Last summer I worked with an extraordinary man. He is somewhere between mad and brilliant. Filled with neuroses, wickedly quick, and a powerful hunger for empire, he was Napoleon reincarnated. We met on campus some years back and though our philosophies were vastly different, we became friends. I listened as he plotted to build an impossible media and intelligence empire, and watched in disbelief as it began to raise from the ground. In the time that I joined him we talked often about our life theories and ideals. The one that we clashed most over, and the one that keeps coming back to me is our conversation of emperors and turnip farmers.
To him it was never enough to be good, or even great at something, you had to be the best. He told stories of how he had threatened his brother that if he did not win a debate, he would break his knees. I always took this to be a gross exaggeration as many of his stories could be, but his was the kind of intensity that you could never really be sure. You could see this gnawing hunger within him, the need to have his name in the history books. He had come from an old family that had had much taken from them. “When you are emperor,” he told me, “no one can take anything from you.”
This did not strike me as true. I watched him and thought to myself, I could never live like him. Yes, there is nothing exactly like being at the top, but does it really offer the greatest value to your life. It is wonderful to be the best, or the most powerful, or the most knowledgeable to be sure, but at what cost? No, emperor did not sound like a good idea to me. When you are emperor, everyone around you will doubtlessly want to be emperor too. History books drip with blood of friends and relatives, spilled over the right to rule. When you are emperor you can never feel secure in the ones close to you, or in your position. You must fight every day to legitimize yourself or your position, eliminating possible threats. It sounds exhausting. The emperor has everything, but can he be happy?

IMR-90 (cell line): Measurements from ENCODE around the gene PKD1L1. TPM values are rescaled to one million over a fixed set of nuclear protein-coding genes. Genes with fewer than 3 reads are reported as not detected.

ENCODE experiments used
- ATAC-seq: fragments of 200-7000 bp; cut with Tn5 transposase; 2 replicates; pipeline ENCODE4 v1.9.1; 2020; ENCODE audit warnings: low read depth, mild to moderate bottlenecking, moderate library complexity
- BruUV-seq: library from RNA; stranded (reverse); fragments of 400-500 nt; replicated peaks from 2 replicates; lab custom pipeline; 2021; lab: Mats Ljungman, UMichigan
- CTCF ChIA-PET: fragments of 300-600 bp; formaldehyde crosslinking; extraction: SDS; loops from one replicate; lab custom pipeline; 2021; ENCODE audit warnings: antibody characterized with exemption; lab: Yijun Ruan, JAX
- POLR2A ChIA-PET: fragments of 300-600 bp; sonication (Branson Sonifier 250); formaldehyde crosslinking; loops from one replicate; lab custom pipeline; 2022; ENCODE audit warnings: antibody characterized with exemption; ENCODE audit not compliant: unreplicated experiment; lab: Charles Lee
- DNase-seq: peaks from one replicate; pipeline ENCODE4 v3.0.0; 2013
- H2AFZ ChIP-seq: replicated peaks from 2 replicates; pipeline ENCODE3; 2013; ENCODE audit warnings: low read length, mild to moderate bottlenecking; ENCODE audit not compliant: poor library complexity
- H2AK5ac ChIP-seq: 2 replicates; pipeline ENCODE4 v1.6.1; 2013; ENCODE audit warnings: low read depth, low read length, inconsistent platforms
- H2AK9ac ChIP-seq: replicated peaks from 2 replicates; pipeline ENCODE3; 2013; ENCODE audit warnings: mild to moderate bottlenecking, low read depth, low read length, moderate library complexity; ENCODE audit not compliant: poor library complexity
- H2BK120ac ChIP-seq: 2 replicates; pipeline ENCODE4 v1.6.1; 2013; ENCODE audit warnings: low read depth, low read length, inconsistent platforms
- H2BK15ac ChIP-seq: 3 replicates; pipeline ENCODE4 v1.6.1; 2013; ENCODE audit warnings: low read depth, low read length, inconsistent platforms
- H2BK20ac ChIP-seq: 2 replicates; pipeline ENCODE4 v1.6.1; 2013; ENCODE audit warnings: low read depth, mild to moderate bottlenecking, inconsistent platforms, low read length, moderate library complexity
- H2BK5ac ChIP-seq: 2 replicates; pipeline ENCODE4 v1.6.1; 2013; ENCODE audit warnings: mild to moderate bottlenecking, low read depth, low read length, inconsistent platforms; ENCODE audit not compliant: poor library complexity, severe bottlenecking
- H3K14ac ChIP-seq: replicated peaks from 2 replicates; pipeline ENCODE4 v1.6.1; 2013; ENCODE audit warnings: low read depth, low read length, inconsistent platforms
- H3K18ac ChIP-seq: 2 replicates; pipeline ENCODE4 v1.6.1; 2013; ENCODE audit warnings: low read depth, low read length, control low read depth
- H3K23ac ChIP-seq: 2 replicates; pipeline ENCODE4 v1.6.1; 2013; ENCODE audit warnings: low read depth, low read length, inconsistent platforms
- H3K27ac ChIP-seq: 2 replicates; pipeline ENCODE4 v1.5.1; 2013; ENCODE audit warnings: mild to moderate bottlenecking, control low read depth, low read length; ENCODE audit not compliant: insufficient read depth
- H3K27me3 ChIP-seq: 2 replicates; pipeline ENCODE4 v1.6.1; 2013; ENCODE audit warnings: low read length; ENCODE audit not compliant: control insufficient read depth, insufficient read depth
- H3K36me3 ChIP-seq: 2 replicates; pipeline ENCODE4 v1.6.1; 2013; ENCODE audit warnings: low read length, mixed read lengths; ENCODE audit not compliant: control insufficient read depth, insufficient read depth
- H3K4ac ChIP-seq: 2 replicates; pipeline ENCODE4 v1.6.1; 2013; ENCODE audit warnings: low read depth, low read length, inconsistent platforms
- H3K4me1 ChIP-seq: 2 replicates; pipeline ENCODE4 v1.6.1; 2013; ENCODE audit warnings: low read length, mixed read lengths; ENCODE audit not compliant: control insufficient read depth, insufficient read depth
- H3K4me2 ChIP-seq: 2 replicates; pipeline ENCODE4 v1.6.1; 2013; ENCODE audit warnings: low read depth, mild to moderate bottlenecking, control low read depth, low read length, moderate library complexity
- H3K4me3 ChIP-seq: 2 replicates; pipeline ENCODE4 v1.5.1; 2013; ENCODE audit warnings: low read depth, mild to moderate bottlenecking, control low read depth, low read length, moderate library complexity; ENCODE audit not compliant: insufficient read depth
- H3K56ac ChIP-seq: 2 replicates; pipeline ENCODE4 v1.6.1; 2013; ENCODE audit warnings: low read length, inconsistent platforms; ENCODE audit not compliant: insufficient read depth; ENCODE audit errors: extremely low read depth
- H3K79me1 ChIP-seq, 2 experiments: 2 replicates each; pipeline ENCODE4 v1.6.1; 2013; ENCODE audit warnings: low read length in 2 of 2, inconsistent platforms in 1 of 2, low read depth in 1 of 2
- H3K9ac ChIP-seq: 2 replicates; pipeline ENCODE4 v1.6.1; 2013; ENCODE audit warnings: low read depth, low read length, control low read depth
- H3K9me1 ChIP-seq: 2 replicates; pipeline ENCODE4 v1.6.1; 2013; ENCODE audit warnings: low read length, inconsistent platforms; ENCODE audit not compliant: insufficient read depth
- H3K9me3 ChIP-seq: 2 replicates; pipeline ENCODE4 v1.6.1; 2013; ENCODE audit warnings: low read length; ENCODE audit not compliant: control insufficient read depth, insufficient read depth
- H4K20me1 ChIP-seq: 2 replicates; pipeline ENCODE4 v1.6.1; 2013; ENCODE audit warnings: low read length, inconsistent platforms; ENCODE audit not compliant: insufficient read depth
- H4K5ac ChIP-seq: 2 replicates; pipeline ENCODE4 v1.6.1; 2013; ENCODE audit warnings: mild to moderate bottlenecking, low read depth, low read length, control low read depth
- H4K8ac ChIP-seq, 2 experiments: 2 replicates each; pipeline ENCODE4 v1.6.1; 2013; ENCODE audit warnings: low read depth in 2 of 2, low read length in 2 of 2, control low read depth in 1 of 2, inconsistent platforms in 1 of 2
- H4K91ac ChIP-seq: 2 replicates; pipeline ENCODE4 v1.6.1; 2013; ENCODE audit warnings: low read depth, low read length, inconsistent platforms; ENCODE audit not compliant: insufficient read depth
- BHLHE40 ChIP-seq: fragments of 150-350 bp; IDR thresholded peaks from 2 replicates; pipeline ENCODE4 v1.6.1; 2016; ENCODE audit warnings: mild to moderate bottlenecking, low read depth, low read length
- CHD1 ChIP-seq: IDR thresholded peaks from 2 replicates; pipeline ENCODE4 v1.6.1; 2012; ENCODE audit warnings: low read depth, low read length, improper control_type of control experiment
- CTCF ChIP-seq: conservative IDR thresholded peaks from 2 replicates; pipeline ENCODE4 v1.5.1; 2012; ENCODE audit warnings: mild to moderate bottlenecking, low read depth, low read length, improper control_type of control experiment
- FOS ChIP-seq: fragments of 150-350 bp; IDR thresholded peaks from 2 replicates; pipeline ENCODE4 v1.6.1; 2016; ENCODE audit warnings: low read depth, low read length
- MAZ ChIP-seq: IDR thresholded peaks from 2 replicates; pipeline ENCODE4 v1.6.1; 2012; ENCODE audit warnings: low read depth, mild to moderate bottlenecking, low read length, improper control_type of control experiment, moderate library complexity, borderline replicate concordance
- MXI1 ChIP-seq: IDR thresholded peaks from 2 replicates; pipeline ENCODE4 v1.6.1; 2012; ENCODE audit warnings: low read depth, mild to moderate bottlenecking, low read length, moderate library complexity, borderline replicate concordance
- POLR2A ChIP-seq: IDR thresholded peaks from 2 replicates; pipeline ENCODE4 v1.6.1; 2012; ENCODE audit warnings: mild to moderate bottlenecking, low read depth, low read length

And what of the turnip farmer? The turnip farmer may not have the wealth and power of the emperor, but perhaps he is happier? If the turnip farmer can be content with his turnips, if he does not desire wealth and power, would not he be infinitely more at peace in his life than the emperor? Is that not what everyone strives for in one form or another, happiness? And if, as I postulated earlier, that happiness is a choice, then why not choose it as a turnip farmer? I saw, and still see nothing wrong with people who are content with their lives. My Napoleonic friend would dismiss them contemptuously as having no ambition, but what was so contemptible about people who had already figured out how to be content?
The turnip farmers that I know will live happy lives, and in all likelihood, will die happy. The aspiring emperors, and I know many of those too, of them I am not so sure. Little emperors of their own domains, and yet they are always hungry and the turnip farmers always full.
Then what of me, as I decide where to take my life? As I fret about my direction, it dawns on me that I could go back home and live a perfectly comfortable, adequate life. I have terribly blessed, I should have nothing to agonize over. Yet, I lie awake at night discontent…and hungry.
I hold those who are content in their lives in the highest respect, for they have done something that I cannot. While I shudder at the thought of being emperor, I do not want to be a turnip farmer. I see all the fallacies of one, yet I cannot reconcile myself to the other.
I often feel divided like this, like I am two people in one. I will surely never be able to give myself over entirely to the pursuit of glory, or empire. Will I too, then, live out my life hungry?
Maybe one day I will learn, but today, I do not want to be a turnip farmer. I am hungry.